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New World, Old World, One World
By Anthony Rose

BORDEAUX, Burgundy, Beaujolais, remember them? Ah yes, those were the days, as Kate Bush sang, the glory days of the holy trinity of French wine before which I used to genuflect in the days when I first started writing for The Independent.

Indeed at my very first job interview, the editor said he assumed that those were the wines I'd be mostly writing about. I of course nodded sagely in agreement.

It wasn't just that they were his favorites (well, except Beaujolais perhaps) but because that's what people drank. The late 1980s were the heyday of Europe, France in particular. Bordeaux had produced the great 1982 vintage that launched a thousand chateaux. Burgundy was the classic but lesser-known alternative. And we were still innocent enough to enjoy the fun and the nubile charms of Beaujolais Nouveau. Or at least before greed killed the goose that laid the golden egg.

The New World at that time was a far away place of which we knew very little. If it spoke English, so much the better. California was emerging in the UK thanks largely to the efforts of the pioneering importer, Geoffrey Roberts.

By the end of the 1980s, however, it was becoming clear that Australia with its unpretentious fruit-driven wine styles was going to be the Next Big Thing. And it was. Yet even then no-one realized just how Big that Thing was going to be.

If you'd said that Australia would overtake France to take the UK's top spot by the early 2000s, the men in white coats would have carted you off and fed you pills till you calmed down.

Soon after Australia announced its presence, Chile, South Africa and New Zealand piled in. Argentina was late to the party, but it made up for lost time. With vintages six months earlier than Europe, we were lapping up a fresh influx of deliciously drinkable wines even before the European harvest had begun.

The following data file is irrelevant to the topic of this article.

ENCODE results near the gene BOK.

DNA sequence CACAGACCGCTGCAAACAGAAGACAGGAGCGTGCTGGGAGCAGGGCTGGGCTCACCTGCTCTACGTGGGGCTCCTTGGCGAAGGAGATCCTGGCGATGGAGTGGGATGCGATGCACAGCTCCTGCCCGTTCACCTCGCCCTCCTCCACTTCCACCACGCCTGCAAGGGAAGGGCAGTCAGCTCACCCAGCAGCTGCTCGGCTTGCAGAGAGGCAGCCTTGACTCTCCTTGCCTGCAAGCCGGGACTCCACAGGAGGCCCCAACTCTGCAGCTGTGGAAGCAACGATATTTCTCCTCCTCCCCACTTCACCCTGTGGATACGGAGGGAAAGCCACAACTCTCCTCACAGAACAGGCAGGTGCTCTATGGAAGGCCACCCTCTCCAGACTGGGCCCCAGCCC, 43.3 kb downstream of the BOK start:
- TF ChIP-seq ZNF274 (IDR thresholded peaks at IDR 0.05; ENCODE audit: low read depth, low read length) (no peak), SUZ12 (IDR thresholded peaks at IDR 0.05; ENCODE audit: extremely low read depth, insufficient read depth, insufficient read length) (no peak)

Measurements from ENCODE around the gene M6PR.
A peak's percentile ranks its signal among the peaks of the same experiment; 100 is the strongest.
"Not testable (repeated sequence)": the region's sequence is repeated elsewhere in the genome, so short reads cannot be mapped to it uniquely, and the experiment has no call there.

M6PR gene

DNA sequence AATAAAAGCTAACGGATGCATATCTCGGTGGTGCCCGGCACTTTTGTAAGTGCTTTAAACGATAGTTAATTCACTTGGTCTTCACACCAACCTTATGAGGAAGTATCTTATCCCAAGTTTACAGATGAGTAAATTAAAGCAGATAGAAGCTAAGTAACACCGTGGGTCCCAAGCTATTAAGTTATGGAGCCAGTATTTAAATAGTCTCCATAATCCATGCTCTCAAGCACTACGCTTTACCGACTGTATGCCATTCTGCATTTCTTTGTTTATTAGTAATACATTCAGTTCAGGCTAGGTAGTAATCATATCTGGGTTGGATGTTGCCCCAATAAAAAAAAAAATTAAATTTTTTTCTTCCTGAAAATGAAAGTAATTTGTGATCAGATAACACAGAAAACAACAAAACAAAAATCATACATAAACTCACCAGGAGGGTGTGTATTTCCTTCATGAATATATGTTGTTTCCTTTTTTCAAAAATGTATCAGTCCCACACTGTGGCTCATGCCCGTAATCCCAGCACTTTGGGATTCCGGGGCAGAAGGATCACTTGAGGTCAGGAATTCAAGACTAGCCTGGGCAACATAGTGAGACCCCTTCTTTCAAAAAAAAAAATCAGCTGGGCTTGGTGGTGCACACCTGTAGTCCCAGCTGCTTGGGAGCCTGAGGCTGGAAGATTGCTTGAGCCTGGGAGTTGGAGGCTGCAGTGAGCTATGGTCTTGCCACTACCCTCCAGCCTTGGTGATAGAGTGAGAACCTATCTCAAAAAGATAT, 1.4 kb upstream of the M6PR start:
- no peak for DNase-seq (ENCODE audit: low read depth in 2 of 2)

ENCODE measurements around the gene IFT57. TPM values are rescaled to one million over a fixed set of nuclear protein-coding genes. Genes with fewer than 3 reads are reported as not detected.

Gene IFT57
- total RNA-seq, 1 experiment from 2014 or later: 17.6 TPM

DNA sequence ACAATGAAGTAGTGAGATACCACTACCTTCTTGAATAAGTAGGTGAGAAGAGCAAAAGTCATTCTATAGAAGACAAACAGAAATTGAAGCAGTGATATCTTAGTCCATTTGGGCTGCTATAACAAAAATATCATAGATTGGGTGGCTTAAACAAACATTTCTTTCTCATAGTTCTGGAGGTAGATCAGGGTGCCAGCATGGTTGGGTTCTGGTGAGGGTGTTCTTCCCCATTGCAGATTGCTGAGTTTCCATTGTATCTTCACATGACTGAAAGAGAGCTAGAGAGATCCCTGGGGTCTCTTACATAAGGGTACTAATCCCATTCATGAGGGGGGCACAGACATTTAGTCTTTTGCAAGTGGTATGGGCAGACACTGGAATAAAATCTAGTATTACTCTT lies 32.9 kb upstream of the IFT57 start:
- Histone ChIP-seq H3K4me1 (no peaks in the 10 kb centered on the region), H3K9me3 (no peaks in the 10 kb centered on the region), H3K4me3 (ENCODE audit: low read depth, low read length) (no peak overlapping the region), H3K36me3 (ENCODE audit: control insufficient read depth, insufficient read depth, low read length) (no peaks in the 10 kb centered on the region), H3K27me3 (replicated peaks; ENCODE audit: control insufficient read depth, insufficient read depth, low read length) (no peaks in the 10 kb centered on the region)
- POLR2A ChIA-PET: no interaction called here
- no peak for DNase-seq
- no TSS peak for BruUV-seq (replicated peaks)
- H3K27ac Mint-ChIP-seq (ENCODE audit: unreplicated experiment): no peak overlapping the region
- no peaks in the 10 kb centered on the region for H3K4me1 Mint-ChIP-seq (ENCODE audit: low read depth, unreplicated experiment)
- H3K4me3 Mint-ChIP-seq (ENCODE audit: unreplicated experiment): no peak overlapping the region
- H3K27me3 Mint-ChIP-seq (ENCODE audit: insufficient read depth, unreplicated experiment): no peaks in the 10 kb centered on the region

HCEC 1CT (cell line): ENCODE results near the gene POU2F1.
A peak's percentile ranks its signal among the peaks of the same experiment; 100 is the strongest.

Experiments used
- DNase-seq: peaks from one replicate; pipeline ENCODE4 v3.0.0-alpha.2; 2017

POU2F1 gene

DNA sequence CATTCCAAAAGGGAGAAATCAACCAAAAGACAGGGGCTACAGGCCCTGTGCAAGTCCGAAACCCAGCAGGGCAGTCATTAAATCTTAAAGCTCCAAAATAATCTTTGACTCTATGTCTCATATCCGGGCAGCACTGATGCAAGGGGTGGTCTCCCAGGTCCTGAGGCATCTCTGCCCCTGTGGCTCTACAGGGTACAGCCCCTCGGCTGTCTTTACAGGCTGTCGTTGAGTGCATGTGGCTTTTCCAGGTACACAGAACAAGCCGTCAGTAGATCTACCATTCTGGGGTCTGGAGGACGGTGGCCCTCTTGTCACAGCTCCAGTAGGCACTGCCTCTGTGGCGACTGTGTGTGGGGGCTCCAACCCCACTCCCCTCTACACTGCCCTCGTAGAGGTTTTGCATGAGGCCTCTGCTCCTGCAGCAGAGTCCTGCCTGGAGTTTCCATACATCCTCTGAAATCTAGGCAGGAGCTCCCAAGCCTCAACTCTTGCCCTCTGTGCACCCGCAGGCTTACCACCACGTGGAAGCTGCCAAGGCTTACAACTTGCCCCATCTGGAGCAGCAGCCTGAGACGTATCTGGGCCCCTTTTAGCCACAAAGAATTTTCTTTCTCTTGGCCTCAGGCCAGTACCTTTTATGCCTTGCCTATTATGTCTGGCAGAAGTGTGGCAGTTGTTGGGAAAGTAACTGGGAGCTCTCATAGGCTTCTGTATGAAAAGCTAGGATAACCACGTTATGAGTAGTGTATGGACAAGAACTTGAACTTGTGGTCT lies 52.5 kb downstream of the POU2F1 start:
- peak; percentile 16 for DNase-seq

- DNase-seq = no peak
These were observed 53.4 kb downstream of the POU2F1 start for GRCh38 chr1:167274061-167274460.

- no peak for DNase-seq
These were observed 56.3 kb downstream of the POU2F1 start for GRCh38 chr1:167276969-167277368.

By the mid-2000s, it was starting to look as though the source of new wine-making countries had dried up. Argentina had closed the door behind it and that was that. Or so it seemed. But then something happened. Little by little, countries that had never really seemed to cut the mustard started to emerge with wines of interest and potential.

I remember Israel for instance winning a medal at a Vinexo in Bordeaux for one of its up-and-coming chardonnays. Lebanon, which until a decade ago had been all about one wine, Chateau Musar, showed it in fact had much more than one string to its bow.

Not to be outdone, Turkey held a well-attended conference in London last year showing that not only was it the cradle of wine many moons ago, but that its young wine industry was moving toward pimply adolescence. Keen to get in on the act, Georgia today has become a focus for natural wines.

Perhaps the first country that almost shocked us into believing that anything was possible was Greece. In the mid-1990s, a few wine merchants would stock the odd Greek wine, almost as if to demonstrate that there was a world beyond retsina. Then one day, the dynamic high street wine merchant Oddbins showcased a range of Greek wines that its enterprising wine buyer, Steve Daniels, had uncovered on one of his Greek idylls.

It was almost shocking to learn that the Greeks possessed quality indigenous red and white varieties and that with a bit of help from European funds they were improving their wine-making techniques.

The wine press visited Greece and on our own odysseys discovered amazing growers such as Hatzidakis who was using the local assyrtiko, aidani and athiri grapes grown in the volcanic soils of Santorini to fashion extraordinary white wines.

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